October has always been my favourite month, and while there are many Halloween movies I love to revisit each year, I wanted to turn my attention to some darker books. Initially, I had set my sights on Frankenstein but after many failed attempts, I tossed it across the room and reached for Dracula. As you can see, it’s a pretty chunky book which made it a little daunting at first; however, as soon as I started the first page I was sucked into the story and within a few days I had entirely finished.
Dracula by Bram Stoker is a classic with many having read, watched adaptions or know of the story in some form of way. Going into this book I was nervous about its’ length and language used. Classic books often hold the reputation of having long, difficult language throughout; being hard for the reader to decipher. However, the language used was simple and straightforward, making it a super easy read. The story is told through a series of journal entries, letters and news articles, from a handful of the characters within the story. At first, I worried whether I’d be able to keep up with whose perspective I was reading when, though it was a lot easier than I thought and I whizzed through the book.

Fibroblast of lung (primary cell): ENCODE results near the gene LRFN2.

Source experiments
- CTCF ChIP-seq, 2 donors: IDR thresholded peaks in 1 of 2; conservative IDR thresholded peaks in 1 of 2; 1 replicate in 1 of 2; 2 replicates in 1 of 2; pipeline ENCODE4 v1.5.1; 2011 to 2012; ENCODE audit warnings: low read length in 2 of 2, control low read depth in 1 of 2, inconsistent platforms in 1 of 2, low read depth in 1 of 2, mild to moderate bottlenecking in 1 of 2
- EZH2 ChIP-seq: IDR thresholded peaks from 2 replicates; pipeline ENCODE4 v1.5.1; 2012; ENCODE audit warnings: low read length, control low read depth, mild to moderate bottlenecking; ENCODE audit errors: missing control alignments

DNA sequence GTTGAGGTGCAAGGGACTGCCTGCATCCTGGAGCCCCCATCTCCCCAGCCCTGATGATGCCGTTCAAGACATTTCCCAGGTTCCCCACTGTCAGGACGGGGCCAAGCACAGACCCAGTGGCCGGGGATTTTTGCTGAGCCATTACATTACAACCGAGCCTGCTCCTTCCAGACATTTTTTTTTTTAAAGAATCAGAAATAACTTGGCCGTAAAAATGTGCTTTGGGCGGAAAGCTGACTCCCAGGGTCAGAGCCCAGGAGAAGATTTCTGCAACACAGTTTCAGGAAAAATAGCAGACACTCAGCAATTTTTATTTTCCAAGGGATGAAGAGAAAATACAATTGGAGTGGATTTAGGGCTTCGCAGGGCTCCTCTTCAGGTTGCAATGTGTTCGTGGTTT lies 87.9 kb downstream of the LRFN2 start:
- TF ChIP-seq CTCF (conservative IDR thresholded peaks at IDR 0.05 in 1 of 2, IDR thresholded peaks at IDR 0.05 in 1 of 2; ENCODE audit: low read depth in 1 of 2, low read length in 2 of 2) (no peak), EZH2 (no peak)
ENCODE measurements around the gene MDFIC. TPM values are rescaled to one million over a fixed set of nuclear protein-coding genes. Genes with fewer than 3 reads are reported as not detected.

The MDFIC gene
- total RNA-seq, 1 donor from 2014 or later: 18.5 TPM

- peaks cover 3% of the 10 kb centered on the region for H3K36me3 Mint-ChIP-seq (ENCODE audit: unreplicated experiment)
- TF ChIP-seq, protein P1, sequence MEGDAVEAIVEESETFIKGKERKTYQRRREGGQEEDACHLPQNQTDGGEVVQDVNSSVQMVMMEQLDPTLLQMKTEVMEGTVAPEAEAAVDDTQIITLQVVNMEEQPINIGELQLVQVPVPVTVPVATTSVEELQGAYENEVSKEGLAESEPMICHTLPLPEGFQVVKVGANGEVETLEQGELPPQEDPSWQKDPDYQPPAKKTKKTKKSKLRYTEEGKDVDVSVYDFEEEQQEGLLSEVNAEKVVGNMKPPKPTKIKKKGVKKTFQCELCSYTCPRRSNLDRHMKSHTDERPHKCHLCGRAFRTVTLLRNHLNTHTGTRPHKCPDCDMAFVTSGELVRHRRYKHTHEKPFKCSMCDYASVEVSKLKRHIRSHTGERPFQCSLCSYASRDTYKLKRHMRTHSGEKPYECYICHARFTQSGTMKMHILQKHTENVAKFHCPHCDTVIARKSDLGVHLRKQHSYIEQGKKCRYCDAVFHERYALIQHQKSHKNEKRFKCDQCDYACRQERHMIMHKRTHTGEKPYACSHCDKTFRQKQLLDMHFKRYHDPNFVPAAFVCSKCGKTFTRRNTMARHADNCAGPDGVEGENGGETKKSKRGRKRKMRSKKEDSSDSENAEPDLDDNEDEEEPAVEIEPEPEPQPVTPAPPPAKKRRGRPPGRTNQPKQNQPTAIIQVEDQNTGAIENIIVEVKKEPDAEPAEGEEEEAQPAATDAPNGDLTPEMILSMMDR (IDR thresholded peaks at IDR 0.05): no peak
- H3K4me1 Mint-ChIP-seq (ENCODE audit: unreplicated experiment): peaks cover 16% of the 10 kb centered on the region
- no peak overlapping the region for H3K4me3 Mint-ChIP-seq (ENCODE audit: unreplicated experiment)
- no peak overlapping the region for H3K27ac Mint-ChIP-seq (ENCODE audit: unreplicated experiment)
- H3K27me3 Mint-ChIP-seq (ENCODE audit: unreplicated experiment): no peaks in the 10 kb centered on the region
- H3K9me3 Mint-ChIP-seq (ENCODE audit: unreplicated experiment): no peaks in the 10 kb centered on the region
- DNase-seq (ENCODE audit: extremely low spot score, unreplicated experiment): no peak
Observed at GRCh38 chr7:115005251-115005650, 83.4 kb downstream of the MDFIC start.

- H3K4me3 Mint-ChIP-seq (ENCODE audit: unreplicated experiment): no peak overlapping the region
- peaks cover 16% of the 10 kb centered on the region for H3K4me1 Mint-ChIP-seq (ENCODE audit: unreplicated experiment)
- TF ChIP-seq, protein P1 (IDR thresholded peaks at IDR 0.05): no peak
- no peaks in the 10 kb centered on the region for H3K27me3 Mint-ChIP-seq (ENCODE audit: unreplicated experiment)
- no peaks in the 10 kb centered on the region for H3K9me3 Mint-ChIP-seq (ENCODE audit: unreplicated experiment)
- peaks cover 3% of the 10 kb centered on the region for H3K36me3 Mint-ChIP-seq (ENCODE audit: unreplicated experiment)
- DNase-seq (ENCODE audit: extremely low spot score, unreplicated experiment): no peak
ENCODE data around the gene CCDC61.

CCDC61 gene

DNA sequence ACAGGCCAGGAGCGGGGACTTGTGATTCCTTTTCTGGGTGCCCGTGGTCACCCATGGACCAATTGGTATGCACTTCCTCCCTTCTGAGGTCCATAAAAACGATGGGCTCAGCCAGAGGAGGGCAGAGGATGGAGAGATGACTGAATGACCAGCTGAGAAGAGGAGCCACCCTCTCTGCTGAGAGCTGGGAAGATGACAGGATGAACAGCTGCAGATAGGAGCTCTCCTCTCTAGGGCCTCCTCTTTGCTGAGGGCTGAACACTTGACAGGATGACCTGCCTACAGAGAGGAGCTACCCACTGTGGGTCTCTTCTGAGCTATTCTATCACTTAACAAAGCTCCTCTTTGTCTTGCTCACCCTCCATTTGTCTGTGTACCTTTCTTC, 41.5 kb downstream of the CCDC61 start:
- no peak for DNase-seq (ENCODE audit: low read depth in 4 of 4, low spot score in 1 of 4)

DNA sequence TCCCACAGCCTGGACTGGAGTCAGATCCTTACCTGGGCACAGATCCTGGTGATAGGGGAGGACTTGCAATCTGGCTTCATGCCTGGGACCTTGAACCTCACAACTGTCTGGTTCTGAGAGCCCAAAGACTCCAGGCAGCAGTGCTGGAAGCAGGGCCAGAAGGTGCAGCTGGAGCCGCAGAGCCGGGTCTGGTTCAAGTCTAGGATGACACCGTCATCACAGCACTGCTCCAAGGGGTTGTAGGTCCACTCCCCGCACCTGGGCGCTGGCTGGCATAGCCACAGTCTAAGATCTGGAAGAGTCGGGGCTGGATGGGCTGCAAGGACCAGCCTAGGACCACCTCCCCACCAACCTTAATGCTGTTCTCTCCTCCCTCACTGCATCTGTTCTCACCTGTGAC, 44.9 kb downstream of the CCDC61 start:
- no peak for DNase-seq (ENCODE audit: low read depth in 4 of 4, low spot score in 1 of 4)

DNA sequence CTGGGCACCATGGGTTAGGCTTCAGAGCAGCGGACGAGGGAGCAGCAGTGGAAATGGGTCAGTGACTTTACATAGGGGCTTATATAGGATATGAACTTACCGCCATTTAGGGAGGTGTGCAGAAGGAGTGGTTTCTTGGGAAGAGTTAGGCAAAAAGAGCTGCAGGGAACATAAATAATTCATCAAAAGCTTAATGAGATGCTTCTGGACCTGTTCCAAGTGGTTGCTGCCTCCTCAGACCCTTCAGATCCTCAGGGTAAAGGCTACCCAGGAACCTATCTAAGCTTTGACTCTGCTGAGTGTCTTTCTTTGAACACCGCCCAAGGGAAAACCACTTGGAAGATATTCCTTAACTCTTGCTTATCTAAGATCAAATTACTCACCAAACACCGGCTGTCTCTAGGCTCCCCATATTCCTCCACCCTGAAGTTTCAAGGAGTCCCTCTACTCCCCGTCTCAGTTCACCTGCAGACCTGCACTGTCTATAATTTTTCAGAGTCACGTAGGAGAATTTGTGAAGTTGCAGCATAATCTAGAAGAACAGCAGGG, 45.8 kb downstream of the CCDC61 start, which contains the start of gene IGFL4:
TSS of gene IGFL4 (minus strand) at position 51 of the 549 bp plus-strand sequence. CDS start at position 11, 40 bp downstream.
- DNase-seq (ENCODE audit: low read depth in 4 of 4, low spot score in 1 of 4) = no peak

This was a really enjoyable read, especially for this time of year. Reading the story through multiple perspectives, corresponding letters and articles added another dimension to the tale, which made it all the more gripping. Another thing I loved was that even though it is told in an alternative way, it doesn’t scrimp on describing the vividly eerie environments and surroundings throughout.
This made for a great Autumn read -in fact, I’m probably going to find it hard finding my next Autumn/Halloween read after enjoying Dracula so much.
Any recommendations for Halloween reads? Leave a comment below
1 thought on “Dracula”
[…] Here’s another little review from back in the day. We all know the story -even if we’ve never read it ourselves. Dracula is probably the most well-known vampire story; setting a benchmark for those to follow. I like to think of it as not so much a novel or story but a collection of journal entries, letters and articles; so it’s very much a epistolary form of literature. Each piece serves to create a suspenseful tale of horror and macabre that has lasted the test of time. I personally love the details of the locations; the howling wolves, remote castles, and cryptic strange figures. It’s just overall a wonderfully gothic tale that I think is perfect for this time of year. […]